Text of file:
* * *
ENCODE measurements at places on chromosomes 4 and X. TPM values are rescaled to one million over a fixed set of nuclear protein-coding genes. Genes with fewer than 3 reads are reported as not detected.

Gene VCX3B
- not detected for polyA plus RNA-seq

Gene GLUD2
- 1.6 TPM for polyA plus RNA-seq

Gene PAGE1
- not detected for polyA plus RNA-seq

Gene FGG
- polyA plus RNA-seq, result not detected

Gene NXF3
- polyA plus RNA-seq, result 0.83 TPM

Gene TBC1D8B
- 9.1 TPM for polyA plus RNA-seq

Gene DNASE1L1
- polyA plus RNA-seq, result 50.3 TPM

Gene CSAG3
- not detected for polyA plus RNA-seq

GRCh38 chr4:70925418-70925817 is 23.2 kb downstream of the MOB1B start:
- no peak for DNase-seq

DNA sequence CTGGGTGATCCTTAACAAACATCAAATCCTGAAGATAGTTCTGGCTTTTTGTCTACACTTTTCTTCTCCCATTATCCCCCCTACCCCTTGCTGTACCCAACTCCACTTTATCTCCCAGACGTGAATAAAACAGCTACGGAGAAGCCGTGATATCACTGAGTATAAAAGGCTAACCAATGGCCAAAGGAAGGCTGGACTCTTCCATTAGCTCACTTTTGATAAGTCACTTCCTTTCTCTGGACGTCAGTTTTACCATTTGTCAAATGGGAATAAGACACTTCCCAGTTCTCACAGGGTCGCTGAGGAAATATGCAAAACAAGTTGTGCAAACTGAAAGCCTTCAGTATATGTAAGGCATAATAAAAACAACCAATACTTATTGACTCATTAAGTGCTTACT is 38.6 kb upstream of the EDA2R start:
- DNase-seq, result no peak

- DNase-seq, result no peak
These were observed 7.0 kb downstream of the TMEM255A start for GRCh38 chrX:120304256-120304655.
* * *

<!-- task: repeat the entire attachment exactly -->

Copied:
ENCODE measurements at places on chromosomes 4 and X. TPM values are rescaled to one million over a fixed set of nuclear protein-coding genes. Genes with fewer than 3 reads are reported as not detected.

Gene VCX3B
- not detected for polyA plus RNA-seq

Gene GLUD2
- 1.6 TPM for polyA plus RNA-seq

Gene PAGE1
- not detected for polyA plus RNA-seq

Gene FGG
- polyA plus RNA-seq, result not detected

Gene NXF3
- polyA plus RNA-seq, result 0.83 TPM

Gene TBC1D8B
- 9.1 TPM for polyA plus RNA-seq

Gene DNASE1L1
- polyA plus RNA-seq, result 50.3 TPM

Gene CSAG3
- not detected for polyA plus RNA-seq

GRCh38 chr4:70925418-70925817 is 23.2 kb downstream of the MOB1B start:
- no peak for DNase-seq

DNA sequence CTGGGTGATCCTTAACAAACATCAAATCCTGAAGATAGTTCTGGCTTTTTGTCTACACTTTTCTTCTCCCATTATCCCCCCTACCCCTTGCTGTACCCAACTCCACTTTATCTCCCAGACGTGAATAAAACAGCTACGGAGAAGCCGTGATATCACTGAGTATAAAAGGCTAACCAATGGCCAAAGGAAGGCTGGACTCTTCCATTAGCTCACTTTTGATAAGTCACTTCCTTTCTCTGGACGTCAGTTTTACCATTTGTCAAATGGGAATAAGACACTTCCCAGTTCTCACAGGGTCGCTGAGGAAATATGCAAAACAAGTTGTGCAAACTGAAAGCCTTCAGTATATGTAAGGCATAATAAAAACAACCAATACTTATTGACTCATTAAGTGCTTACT is 38.6 kb upstream of the EDA2R start:
- DNase-seq, result no peak

- DNase-seq, result no peak
These were observed 7.0 kb downstream of the TMEM255A start for GRCh38 chrX:120304256-120304655.